IBERIABANK Outlook Revised To Negative, First Horizon National Corp. Ratings Removed From CreditWatch Positive

  • We believe the emerging economic downturn associated with the COVID-19 pandemic will affect the performance of regional banks across the country.
  • We are removing our ratings on First Horizon National Corp. from CreditWatch, where we placed them with positive implications on Nov. 6, 2019, following its announcement it would merge with IBERIABANK Corp., and affirming our ratings. Our outlook is stable.
  • At the same time, we are revising our outlook on our ratings on IBERIBANK to negative from stable.
  • We believe that the current operating environment, depending on the length and breadth of this downturn, could negatively affect the asset quality and profitability of both banks on a stand-alone basis and as a combined entity, more than we had previously anticipated. Moreover, the initial integration and operational challenges posed by the merger could increase, while the benefits of better diversification and synergies could take longer to achieve.
NEW YORK (S&P Global Ratings) March 24, 2020-- S&P Global Ratings said today it affirmed its unsolicited 'BBB-' ratings on First Horizon National Corp. (FHN) and removed them from CreditWatch, where they were placed with positive implications on Nov. 6, 2019. The outlook on the ratings is stable. At the same time, we revised the outlook on IBERIABANK Corp. and IBERIABANK to negative from stable and affirmed our 'BBB' and 'BBB+', respectively, long-term issuer credit ratings on the entities.
The removal of FHN's ratings from CreditWatch and our affirmation of these ratings with a stable outlook, reflects our view that the synergies of scale and efficiency that we expected from the merger will likely be muted (given the potential earnings and credit quality pressures)and may take longer to accrue. The outlook revision of our ratings on IBERIABANK reflects our expectation that on the close of the merger, we will rate IBERIABANK at the same level as FHN, which will be the surviving entity.
We believe the new entity could face initial integration, cultural, and operational challenges following the merger, particularly given the limited overlap in its geographic footprint. Moreover, we believe that the economic downturn stemming from the COVID-19 pandemic could exacerbate these issues. Like most regional banks, we believe FHN and IBERIABANK will likely face earnings and asset quality pressures arising from the downturn and the recent steep decline in interest rates both before and after the merger.
Over the longer term, we believe this merger of equals will result in a combined organization with more scale to increase penetration within existing markets and expand into adjacent markets, enhancing earnings power and operating efficiency (if the initial cost savings estimates are executed well). We expect it will also provide broader and more balanced geographic, revenue, and product diversification. However, given our near-term expectations for the economy, we believe the benefits of these positive credit factors could be muted and will take longer to accrete than we initially anticipated.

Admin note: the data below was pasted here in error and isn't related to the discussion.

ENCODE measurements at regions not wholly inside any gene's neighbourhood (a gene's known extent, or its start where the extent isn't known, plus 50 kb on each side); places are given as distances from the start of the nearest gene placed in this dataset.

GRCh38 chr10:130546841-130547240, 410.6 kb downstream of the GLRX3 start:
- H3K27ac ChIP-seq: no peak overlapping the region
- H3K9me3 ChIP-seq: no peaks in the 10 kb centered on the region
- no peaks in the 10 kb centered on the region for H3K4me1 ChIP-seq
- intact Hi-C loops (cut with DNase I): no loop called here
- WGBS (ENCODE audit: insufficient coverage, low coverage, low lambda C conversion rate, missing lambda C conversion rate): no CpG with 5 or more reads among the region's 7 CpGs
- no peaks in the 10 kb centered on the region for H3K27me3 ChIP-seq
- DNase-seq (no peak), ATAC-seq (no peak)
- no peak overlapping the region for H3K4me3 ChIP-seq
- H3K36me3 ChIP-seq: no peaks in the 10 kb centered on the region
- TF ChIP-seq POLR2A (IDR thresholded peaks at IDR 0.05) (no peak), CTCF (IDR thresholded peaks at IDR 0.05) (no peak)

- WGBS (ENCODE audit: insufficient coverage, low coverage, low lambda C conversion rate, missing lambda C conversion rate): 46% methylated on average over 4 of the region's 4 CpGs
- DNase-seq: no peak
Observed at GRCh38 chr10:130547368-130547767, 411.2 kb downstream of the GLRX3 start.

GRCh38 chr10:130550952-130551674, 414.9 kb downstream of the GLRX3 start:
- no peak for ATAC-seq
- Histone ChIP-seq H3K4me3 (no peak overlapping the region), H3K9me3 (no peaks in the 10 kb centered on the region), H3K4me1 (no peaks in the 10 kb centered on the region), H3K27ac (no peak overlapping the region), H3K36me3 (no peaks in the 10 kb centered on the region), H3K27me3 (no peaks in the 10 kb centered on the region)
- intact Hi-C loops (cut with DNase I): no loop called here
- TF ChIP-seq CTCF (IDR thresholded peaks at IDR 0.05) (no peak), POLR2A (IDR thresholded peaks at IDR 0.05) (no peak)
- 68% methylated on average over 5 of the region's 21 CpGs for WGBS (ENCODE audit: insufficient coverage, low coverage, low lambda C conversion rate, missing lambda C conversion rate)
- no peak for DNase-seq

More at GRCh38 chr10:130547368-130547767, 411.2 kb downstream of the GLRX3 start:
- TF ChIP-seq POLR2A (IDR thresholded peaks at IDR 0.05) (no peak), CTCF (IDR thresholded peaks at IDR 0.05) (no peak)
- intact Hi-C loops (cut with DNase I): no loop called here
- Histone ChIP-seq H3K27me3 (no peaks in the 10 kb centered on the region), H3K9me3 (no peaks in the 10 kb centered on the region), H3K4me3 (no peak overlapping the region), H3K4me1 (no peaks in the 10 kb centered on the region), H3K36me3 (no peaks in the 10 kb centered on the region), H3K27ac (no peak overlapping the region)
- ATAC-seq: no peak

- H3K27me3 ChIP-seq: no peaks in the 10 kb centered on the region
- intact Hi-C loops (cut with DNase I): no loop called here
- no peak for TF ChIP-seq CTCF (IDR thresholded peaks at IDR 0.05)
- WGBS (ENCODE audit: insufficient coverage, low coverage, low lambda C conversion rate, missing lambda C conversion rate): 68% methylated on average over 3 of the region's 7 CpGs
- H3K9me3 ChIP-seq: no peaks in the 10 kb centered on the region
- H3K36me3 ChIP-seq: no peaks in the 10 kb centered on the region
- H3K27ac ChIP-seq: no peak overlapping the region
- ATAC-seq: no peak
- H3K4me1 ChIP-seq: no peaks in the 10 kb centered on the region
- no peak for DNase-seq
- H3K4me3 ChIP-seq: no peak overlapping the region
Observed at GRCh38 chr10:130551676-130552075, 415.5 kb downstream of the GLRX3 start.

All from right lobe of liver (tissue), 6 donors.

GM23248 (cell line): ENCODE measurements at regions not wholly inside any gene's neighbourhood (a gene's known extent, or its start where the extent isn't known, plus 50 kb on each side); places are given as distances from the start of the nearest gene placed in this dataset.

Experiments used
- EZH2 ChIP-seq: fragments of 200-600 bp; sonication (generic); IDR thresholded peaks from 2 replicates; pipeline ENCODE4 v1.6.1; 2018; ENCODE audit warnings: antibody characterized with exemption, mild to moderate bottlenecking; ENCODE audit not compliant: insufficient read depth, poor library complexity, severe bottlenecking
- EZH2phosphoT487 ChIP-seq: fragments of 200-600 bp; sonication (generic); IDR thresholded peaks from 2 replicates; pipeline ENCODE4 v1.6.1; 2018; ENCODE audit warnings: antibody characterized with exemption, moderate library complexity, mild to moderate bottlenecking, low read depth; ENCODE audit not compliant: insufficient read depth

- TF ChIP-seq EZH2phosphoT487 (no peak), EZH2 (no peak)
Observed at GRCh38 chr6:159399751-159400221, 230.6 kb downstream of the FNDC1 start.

The company expects the merger to close in second-quarter 2020. Following the merger, the resulting entity, which will be named First Horizon and based in Memphis, will have approximately $75 billion in assets, $55 billion in loans, and $57 billion in deposits and operate 484 branches across 11 states.
Our negative outlook on IBERIABANK reflects our view that, notwithstanding the longer-term benefits of its pending merger with FHN, in the current environment the initial integration and operational challenges posed by such a transformational merger could be heightened and prolonged. Moreover, we expect, like most regional banks, IBERIABANK (on its own and as part of FHN following the merger) will face earnings and asset quality pressures given the recent Fed rate cuts and the likely ongoing economic fallout resulting from the COVID-19 pandemic. We expect that on the close of the merger, we will rate IBERIABANK at the same level as our rating on FHN. If, however, the merger with FHN does not close (which we do not expect) and IBERIABANK maintains its current strong capital position, with a risk-adjusted capital ratio above 10%, and generates earnings and asset quality measures in line with peers while maintaining adequate core deposit funding, we could revise the outlook to stable. Alternately, if the company's loan performance deteriorates materially or capital declines such that we expect its risk-adjusted capital ratio to fall below 10% on an ongoing basis, we could lower the ratings.
Our stable outlook on FHN reflects our view that at the current rating level the bank will able to manage the ongoing market turbulence and reduced earnings potential with adequate capitalization and sufficient liquidity (on balance sheet and contingent). We believe, over the long term, FHN's business franchise will benefit from the improved business scale and geographic diversity it can achieve from this merger.
We would revise the outlook to positive or raise our rating over the next two years if the merger is completed and integrated successfully and FHN (as the combined entity) is able to achieve the targeted scale, revenue diversification, and cost savings while weathering the current economic downturn with stable capitalization and steady funding metrics.
We would revise the outlook to negative, which we do not anticipate, if the bank's earnings decline materially due to margin compression and credit losses increase substantially, such that the projected S&P Global Ratings risk-adjusted capital ratio (on a stand-alone basis or combined) declines below 7%.
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